A Detoxifying Ginger-Turmeric Tea to Beat the Cold and Flu


Most of us simply accept that we are in for a week or more of misery when we come down with a cold or the flu. You may have taken the precaution of getting a flu shot and eat all the right things, but still find yourself coughing and feverish. Fortunately, Mother Nature has kept us in mind and has provided some great ways to help beat flu and colds without resorting to potentially hazardous nostrums from the pharmacy shelf.

When you start to experience that achy, tired, and congested feeling that tells you that something is amiss, reach for ginger and turmeric to start fighting these viruses and their symptoms right away. Concealed inside these rhizomes are some very powerful phytochemicals that will work to help you get better faster. Turmeric for colds is one of the best natural treatments available.

A Closer Look at Turmeric and Ginger

Turmeric and ginger are actually first cousins and members of the Zingeberaceae family. These plants are native to Southeast Asia, although they are now grown wherever conditions (hot and wet) are suitable. Both of these plants have been used for medicinal reasons, as well as culinary, for hundreds and hundreds of years, and are a part of the traditional medicine of India and China. Turmeric is definitely the more mild-tasting of the two, with an earthy, peppery, somewhat bitter flavor – ginger has a strong, hot flavor, especially when freshly grated.

Before you actually come down with a respiratory virus, it’s a good idea to purchase some ginger and turmeric rhizomes or roots to have on hand. Choose rhizomes that are firm to the touch and have no diseased spots, mold, or damaged areas on them. You can store both ginger and turmeric in plastic bags in your refrigerator or freezer until you need them. Refrigerated rhizomes will be good for several weeks, and the freezer will keep them safe for months. You can store the rhizomes whole, grated, or sliced.

Now, let’s see exactly why ginger and turmeric can help you get through the flu:

Ginger contains essential oils that contains gingerol, zingiberene, and shogaol that have a number of beneficial qualities. These components of the oil are anti-inflammatory and can help to soothe an irritated throat and bronchial passages.

The sesquiterpenes found in ginger inhibit the build-up of toxins and help discharge existing ones, and are very valuable in disposing of viruses, which can shorten the duration of your illness. Ginger also helps to break up congestion in the nasal passages and the sinuses, and since many flus have a gastrointestinal effect, it can calm an upset stomach.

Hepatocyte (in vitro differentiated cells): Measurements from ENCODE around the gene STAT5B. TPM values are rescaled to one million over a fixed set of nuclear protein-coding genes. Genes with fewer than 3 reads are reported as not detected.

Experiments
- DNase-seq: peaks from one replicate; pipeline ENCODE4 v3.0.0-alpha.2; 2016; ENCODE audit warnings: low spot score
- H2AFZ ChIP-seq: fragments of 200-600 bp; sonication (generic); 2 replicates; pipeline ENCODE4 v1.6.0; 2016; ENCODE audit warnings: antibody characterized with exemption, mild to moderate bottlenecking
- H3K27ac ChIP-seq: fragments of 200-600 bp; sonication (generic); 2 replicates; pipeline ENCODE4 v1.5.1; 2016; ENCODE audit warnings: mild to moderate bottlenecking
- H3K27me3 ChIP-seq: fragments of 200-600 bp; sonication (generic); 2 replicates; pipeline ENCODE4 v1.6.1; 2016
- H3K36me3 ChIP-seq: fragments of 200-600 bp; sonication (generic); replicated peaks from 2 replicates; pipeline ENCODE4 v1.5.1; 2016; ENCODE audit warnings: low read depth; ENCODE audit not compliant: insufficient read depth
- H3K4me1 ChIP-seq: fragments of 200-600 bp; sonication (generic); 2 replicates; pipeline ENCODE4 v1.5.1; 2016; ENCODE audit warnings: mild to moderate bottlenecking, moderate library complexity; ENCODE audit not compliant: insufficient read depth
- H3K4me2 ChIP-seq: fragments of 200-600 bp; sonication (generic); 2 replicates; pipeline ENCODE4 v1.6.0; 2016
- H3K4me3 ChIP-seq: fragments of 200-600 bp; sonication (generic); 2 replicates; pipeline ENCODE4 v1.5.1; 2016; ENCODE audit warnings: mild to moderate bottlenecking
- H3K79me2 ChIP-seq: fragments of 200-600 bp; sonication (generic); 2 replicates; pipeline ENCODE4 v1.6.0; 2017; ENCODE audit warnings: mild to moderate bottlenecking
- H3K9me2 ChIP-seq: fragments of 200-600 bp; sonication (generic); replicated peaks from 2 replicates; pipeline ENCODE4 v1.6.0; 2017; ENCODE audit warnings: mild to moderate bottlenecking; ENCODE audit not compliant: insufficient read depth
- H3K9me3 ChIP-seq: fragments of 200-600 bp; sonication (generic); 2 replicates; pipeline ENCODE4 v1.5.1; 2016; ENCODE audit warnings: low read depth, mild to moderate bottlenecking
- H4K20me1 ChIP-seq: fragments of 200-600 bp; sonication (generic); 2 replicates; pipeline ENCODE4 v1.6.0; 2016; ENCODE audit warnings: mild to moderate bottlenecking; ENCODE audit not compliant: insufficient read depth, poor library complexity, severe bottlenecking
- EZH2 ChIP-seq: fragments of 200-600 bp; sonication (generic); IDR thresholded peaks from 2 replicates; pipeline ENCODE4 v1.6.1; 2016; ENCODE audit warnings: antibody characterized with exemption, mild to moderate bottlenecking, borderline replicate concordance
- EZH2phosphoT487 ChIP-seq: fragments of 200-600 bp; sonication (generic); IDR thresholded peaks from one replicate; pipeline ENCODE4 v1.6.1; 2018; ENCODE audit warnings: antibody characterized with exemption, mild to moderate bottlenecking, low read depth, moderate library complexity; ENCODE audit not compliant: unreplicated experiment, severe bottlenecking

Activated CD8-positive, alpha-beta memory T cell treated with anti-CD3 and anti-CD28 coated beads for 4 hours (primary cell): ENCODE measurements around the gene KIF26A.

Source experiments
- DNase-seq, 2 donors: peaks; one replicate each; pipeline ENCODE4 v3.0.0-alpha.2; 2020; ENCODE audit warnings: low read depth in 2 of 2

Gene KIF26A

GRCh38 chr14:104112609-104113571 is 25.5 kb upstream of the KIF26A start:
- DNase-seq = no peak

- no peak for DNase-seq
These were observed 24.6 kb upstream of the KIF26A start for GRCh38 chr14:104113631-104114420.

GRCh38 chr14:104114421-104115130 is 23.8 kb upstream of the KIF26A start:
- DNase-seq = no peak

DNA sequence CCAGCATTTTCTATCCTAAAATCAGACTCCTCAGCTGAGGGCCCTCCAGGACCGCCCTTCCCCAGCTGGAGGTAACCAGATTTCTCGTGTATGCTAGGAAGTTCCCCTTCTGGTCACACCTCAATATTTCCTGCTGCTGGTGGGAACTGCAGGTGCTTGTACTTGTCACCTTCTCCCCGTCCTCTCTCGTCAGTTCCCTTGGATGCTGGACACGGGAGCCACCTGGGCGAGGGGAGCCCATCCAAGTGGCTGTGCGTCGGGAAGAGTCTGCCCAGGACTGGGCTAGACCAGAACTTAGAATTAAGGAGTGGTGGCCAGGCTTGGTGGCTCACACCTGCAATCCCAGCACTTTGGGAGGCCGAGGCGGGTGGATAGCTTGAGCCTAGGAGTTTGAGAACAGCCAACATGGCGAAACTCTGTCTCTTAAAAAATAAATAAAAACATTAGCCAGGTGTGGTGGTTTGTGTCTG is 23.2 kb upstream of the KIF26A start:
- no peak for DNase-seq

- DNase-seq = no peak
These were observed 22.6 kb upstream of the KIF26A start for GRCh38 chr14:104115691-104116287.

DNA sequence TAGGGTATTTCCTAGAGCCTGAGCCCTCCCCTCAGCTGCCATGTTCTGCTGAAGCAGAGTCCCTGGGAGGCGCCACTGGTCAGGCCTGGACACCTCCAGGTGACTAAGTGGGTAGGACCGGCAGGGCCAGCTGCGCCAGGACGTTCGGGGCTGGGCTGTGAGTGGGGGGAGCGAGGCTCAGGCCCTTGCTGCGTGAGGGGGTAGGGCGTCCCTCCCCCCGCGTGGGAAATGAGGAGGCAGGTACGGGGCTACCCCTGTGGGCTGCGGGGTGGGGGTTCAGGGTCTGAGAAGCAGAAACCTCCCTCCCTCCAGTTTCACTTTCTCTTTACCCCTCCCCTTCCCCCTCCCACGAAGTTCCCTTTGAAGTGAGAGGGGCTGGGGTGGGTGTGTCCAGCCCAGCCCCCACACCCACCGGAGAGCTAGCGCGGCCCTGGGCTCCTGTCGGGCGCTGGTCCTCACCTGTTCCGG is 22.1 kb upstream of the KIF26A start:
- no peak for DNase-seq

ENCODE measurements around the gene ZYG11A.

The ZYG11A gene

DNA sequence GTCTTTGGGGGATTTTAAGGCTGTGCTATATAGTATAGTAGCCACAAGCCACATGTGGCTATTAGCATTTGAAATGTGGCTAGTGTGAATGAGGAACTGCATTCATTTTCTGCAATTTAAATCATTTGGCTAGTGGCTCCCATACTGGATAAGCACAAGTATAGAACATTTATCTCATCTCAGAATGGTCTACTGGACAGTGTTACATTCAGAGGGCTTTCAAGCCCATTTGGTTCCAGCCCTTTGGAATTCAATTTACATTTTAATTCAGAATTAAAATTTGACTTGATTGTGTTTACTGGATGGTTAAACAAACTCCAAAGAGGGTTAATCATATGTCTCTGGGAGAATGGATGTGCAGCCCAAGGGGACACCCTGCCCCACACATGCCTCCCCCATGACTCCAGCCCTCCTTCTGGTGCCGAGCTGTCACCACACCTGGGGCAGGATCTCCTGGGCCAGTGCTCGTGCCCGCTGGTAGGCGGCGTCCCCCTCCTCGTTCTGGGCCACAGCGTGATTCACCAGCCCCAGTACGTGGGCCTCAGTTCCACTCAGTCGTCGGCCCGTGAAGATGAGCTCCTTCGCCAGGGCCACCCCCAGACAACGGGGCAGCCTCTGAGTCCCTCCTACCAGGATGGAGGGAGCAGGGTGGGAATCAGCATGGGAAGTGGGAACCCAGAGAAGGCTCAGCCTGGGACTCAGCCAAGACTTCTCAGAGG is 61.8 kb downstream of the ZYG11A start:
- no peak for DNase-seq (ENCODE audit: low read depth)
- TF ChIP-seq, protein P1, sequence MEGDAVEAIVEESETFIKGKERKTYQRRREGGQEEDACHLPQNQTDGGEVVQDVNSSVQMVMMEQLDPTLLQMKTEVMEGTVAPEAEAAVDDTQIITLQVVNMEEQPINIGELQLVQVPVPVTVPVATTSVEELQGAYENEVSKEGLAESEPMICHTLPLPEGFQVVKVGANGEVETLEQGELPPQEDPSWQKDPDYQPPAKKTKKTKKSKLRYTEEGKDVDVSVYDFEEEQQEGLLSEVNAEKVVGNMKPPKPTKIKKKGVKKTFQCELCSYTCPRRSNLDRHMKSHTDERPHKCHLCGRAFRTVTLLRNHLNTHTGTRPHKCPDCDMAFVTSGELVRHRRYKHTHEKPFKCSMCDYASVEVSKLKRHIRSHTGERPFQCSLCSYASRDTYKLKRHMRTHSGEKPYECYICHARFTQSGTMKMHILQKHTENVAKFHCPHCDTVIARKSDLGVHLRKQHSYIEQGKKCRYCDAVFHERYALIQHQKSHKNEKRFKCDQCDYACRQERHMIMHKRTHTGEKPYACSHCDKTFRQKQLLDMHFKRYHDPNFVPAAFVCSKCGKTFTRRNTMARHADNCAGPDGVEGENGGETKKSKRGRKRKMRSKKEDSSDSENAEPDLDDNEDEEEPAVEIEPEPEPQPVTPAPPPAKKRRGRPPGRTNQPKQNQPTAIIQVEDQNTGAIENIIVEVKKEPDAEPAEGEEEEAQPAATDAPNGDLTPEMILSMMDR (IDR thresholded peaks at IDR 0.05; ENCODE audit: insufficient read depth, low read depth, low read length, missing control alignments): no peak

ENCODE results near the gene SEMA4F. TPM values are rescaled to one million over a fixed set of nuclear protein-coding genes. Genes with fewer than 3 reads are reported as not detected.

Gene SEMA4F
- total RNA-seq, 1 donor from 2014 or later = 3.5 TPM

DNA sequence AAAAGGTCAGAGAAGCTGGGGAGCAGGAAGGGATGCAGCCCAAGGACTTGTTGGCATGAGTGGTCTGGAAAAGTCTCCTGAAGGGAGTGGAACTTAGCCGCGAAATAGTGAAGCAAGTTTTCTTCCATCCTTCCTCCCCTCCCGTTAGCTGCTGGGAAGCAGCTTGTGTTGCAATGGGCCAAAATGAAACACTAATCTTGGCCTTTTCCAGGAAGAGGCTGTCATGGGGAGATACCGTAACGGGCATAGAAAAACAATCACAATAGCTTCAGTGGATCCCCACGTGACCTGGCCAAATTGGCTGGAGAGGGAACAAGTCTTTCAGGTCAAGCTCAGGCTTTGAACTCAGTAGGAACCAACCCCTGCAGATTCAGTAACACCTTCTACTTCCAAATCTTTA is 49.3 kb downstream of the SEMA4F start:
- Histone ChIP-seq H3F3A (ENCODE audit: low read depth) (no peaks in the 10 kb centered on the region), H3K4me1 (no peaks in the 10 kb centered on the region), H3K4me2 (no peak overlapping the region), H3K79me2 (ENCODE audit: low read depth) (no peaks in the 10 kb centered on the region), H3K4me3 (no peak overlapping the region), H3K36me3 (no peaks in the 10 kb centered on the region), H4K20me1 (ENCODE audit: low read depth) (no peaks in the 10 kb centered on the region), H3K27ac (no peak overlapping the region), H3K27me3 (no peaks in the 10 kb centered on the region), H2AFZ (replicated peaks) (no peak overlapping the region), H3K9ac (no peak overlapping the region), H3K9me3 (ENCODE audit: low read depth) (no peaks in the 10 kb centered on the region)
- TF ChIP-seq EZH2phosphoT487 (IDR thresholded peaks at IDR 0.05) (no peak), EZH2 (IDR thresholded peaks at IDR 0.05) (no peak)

Tumeric helps to reduce inflammation in your nose and throat, but it has the added benefit of being an antibiotic. All too often, flu or cold will progress to a sinus infection, which means that bacteria have taken up residence in your sinuses and are causing further problems.

Using turmeric when these illnesses first strike can help to inhibit bacterial growth and prevent a sinus infection from taking hold.

Fight Flu with a Tasty Tea or Elixir

If you hate the taste of so-called cough medicines, you might like to try one of these when you feel yourself getting ill. They taste pretty good, and you’ll probably feel their beneficial effects right away. You can also use dried ginger and turmeric in these recipes, with 1 teaspoon of powder being substituted for 1” of rhizome.

Ginger elixir is super easy to make.

The first thing you need is a 1” of ginger rhizome, freshly sliced, 2 to 3 teaspoons of maple syrup, and 3 cups of water. You’ll have to boil the water, and then add the sliced ginger and maple syrup (if you want, add a bit more syrup to taste). Let this steep for several minutes and as soon as it’s cool enough to drink, do so. Try to inhale some of the fragrant steam, too, it aids in breaking up congestion.

Ginger-turmeric tea.

Soothe yourself with an aromatic ginger-tumeric tea.  It’s easy to brew and will make feel better almost instantly.  You need one inch of ginger, sliced thinly, one inch of turmeric, cut lengthwise, the juice of 1 lemon or orange, and 1 tablespoon of honey or maple syrup. Boil up 2 ½ cups of water and add the other ingredients. Steep this until it’s drinkable. Inhaling the steam increases the tea’s benefits.

Let us know below if these detoxifying and soothing ginger-tumeric tea recipes have worked for you. 

Get well!